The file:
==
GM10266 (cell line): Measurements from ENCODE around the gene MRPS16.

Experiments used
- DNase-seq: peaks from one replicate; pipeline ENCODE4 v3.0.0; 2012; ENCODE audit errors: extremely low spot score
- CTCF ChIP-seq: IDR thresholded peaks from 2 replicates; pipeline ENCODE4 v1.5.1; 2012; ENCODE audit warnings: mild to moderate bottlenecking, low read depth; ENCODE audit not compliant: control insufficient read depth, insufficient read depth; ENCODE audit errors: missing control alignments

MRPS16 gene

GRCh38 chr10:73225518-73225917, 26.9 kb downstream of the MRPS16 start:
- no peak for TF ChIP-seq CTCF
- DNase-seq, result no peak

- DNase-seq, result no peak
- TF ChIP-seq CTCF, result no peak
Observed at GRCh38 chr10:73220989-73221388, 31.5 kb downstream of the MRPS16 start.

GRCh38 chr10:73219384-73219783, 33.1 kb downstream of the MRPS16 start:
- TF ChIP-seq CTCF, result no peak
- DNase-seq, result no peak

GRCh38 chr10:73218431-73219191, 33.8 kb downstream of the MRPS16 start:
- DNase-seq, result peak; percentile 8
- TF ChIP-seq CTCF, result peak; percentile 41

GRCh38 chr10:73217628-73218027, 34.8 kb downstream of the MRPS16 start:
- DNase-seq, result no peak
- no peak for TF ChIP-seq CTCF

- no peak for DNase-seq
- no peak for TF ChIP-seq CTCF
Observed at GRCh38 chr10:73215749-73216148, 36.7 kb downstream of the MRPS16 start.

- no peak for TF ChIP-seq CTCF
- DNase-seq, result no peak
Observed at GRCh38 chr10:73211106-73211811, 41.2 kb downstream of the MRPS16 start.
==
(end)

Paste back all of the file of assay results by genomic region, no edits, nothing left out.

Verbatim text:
GM10266 (cell line): Measurements from ENCODE around the gene MRPS16.

Experiments used
- DNase-seq: peaks from one replicate; pipeline ENCODE4 v3.0.0; 2012; ENCODE audit errors: extremely low spot score
- CTCF ChIP-seq: IDR thresholded peaks from 2 replicates; pipeline ENCODE4 v1.5.1; 2012; ENCODE audit warnings: mild to moderate bottlenecking, low read depth; ENCODE audit not compliant: control insufficient read depth, insufficient read depth; ENCODE audit errors: missing control alignments

MRPS16 gene

GRCh38 chr10:73225518-73225917, 26.9 kb downstream of the MRPS16 start:
- no peak for TF ChIP-seq CTCF
- DNase-seq, result no peak

- DNase-seq, result no peak
- TF ChIP-seq CTCF, result no peak
Observed at GRCh38 chr10:73220989-73221388, 31.5 kb downstream of the MRPS16 start.

GRCh38 chr10:73219384-73219783, 33.1 kb downstream of the MRPS16 start:
- TF ChIP-seq CTCF, result no peak
- DNase-seq, result no peak

GRCh38 chr10:73218431-73219191, 33.8 kb downstream of the MRPS16 start:
- DNase-seq, result peak; percentile 8
- TF ChIP-seq CTCF, result peak; percentile 41

GRCh38 chr10:73217628-73218027, 34.8 kb downstream of the MRPS16 start:
- DNase-seq, result no peak
- no peak for TF ChIP-seq CTCF

- no peak for DNase-seq
- no peak for TF ChIP-seq CTCF
Observed at GRCh38 chr10:73215749-73216148, 36.7 kb downstream of the MRPS16 start.

- no peak for TF ChIP-seq CTCF
- DNase-seq, result no peak
Observed at GRCh38 chr10:73211106-73211811, 41.2 kb downstream of the MRPS16 start.